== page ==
10. [Have] resiliency, not just redunancy, in design.

Good stuff. Let us compare this to the work of Donnella Meadows, with 12 places to intervene in a system.

Folks who do systems analysis have a great belief in “leverage points.” These are places within a complex system (a corporation, an economy, a living body, a city, an ecosystem) where a small shift in one thing can produce big changes in everything.


The systems analysis community has a lot of lore about leverage points. Those of us who were trained by the great Jay Forrester at MIT have all absorbed one of his favorite stories. “People know intuitively where leverage points are,” he says. “Time after time I’ve done an analysis of a company, and I’ve figured out a leverage point — in inventory policy, maybe, or in the relationship between sales force and productive force, or in personnel policy. Then I’ve gone to the company and discovered that there’s already a lot of attention to that point. Everyone is trying very hard to push it IN THE WRONG DIRECTION!”


The systems analysts I know have come up with no quick or easy formulas for finding leverage points. When we study a system, we usually learn where leverage points are. But a new system we’ve never encountered? Well, our counterintuitions aren’t that well developed. Give us a few months or years and we’ll figure it out. And we know from bitter experience that, because of counterintuitiveness, when we do discover the system’s leverage points, hardly anybody will believe us.

Very frustrating, especially for those of us who yearn not just to understand complex systems, but to make the world work better.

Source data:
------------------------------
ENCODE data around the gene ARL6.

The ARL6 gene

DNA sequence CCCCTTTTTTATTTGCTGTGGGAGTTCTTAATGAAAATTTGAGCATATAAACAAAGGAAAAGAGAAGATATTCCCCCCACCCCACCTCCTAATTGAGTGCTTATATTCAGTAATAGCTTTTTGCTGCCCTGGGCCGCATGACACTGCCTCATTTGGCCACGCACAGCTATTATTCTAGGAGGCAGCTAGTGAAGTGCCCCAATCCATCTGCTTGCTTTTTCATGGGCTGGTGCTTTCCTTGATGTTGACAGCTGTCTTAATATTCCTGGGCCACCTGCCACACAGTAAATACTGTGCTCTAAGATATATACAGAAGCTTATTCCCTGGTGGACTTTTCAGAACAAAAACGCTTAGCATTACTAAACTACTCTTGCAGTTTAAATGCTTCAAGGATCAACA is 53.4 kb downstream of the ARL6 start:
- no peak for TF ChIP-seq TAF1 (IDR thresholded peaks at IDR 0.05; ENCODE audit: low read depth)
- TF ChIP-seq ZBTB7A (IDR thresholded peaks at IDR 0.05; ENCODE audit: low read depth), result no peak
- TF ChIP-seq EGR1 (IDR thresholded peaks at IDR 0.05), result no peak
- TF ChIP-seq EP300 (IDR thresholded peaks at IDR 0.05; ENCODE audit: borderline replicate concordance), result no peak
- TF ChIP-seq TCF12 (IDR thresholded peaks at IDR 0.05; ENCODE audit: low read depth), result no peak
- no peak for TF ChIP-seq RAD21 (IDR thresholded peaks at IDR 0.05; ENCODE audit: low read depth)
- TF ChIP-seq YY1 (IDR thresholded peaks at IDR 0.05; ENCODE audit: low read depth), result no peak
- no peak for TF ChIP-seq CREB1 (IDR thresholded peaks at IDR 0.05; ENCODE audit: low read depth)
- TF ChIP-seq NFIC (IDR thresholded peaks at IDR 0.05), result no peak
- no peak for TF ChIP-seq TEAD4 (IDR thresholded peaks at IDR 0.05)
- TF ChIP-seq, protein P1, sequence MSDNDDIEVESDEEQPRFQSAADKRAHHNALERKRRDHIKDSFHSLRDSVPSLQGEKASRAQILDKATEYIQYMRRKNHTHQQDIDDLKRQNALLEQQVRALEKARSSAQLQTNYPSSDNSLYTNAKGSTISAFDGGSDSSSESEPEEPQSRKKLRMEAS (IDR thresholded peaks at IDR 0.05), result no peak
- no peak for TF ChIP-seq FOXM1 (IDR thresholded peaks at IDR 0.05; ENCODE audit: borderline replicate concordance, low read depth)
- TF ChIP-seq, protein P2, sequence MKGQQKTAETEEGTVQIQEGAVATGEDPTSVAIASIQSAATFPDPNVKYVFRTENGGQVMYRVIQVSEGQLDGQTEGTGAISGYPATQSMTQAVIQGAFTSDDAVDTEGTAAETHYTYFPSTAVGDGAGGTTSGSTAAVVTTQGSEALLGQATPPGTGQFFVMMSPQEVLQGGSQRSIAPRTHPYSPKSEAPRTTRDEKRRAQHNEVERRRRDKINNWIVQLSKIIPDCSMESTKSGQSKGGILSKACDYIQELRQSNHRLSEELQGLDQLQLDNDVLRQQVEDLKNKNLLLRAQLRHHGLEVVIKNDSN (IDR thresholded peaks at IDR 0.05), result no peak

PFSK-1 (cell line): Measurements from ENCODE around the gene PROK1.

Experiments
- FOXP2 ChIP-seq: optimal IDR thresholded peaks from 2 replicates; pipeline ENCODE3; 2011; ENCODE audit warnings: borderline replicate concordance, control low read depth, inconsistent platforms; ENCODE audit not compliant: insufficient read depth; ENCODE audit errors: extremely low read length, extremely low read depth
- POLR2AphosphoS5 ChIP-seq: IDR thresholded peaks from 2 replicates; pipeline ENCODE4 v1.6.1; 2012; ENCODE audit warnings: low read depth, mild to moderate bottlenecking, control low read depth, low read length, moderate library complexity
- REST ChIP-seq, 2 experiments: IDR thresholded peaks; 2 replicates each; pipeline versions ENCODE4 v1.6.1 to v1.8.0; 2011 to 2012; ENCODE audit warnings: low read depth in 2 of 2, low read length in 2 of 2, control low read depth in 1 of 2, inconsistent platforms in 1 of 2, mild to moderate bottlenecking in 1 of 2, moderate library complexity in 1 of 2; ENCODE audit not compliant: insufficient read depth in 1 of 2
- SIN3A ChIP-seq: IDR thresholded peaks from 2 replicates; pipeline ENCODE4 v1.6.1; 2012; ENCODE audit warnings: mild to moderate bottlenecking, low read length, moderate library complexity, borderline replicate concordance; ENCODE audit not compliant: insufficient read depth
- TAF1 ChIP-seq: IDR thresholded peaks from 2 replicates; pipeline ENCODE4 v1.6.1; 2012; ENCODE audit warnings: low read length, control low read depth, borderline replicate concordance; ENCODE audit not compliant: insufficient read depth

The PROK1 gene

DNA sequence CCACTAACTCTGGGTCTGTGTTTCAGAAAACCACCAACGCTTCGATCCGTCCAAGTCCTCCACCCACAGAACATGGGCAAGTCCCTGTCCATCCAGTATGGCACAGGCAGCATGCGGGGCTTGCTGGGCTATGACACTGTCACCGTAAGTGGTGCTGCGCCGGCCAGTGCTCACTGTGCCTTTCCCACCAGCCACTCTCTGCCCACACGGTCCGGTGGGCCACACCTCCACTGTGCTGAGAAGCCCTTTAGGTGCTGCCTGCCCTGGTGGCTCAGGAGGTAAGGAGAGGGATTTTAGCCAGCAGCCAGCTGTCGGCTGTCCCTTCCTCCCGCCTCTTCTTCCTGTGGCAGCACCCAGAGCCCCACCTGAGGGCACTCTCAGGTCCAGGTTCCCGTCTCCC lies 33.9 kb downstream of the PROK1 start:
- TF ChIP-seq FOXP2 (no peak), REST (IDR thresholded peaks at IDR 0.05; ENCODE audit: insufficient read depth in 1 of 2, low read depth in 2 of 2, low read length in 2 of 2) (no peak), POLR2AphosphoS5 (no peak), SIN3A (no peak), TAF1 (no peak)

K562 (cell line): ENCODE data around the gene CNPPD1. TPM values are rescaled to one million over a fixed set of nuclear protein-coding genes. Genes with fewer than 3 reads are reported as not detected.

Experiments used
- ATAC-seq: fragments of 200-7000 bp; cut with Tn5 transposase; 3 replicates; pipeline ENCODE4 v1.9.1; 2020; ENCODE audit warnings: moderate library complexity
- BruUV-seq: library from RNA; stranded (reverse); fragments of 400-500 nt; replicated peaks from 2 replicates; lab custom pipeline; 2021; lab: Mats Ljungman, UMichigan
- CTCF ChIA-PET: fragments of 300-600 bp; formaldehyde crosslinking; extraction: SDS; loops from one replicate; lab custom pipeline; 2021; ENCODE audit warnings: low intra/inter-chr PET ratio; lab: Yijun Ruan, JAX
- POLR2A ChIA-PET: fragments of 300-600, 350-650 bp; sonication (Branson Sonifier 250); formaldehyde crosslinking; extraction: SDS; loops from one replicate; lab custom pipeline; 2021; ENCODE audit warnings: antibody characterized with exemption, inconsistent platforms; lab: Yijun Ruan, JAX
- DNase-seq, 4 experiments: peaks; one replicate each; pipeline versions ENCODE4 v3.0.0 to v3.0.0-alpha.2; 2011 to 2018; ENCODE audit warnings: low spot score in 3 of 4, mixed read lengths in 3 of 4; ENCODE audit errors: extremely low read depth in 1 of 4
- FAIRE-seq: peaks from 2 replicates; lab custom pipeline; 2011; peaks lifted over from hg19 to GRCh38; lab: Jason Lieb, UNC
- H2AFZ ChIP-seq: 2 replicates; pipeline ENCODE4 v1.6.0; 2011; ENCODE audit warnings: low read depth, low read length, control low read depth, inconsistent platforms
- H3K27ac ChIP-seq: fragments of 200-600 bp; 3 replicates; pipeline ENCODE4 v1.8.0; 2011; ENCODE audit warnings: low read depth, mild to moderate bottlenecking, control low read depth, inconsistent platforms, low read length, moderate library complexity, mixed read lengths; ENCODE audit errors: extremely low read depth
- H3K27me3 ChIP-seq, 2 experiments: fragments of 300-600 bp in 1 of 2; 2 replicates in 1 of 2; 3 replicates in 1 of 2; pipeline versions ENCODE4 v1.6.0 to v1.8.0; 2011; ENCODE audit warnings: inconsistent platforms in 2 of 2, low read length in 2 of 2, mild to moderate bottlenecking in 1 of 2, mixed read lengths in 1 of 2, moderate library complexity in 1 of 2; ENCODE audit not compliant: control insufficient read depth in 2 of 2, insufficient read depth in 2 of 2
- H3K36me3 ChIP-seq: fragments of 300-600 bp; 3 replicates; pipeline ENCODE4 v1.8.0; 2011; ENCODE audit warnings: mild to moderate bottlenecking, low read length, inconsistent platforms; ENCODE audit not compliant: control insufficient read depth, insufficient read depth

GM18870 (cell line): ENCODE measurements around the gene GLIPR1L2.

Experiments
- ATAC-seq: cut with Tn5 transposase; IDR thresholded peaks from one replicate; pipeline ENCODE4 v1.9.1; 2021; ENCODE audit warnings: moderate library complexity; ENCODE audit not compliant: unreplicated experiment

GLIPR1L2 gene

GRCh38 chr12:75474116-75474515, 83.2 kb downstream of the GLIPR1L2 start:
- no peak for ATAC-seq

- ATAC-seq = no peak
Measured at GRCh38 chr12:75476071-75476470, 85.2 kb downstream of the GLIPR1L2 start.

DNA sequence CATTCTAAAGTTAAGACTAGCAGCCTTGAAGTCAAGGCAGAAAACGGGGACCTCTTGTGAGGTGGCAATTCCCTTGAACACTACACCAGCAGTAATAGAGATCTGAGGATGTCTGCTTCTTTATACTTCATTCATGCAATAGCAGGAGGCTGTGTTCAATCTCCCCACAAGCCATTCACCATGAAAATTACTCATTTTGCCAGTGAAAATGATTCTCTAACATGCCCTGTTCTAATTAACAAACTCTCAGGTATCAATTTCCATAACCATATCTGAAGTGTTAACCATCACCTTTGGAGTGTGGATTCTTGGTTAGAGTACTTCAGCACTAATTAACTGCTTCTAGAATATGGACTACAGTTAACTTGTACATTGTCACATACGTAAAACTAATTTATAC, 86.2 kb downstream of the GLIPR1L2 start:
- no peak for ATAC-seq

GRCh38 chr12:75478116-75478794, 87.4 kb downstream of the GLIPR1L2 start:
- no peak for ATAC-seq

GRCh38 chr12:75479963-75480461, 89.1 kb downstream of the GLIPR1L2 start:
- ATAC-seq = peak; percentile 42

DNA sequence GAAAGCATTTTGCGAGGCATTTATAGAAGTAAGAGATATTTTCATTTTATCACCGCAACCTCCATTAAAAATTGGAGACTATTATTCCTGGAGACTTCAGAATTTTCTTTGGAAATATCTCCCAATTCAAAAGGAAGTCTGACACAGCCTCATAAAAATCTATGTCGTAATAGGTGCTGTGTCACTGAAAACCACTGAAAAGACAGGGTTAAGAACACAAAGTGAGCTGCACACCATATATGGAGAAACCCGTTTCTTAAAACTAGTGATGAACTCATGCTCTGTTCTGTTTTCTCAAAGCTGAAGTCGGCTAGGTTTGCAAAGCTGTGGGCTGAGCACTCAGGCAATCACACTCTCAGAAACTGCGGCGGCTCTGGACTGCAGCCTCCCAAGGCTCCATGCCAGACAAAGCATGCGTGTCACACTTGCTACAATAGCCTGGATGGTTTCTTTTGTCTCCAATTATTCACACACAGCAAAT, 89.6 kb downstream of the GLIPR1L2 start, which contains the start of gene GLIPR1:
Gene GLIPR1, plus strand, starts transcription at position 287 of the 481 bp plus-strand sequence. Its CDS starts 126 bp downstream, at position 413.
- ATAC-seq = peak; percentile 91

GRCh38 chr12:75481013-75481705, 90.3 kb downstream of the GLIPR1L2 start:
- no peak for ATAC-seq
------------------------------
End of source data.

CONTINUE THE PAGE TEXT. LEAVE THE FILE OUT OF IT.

So one day I was sitting in a meeting about how to make the world work better — actually it was a meeting about how the new global trade regime, NAFTA and GATT and the World Trade Organization, is likely to make the world work worse. The more I listened, the more I began to simmer inside. “This is a HUGE NEW SYSTEM people are inventing!” I said to myself. “They haven’t the SLIGHTEST IDEA how this complex structure will behave,” myself said back to me. “It’s almost certainly an example of cranking the system in the wrong direction — it’s aimed at growth, growth at any price!! And the control measures these nice, liberal folks are talking about to combat it — small parameter adjustments, weak negative feedback loops — are PUNY!!!”

Suddenly, without quite knowing what was happening, I got up, marched to the flip chart, tossed over to a clean page, and wrote:


(in increasing order of effectiveness)

9. Constants, parameters, numbers (subsidies, taxes, standards).
8. Regulating negative feedback loops.
7. Driving positive feedback loops.
6. Material flows and nodes of material intersection.
5. Information flows.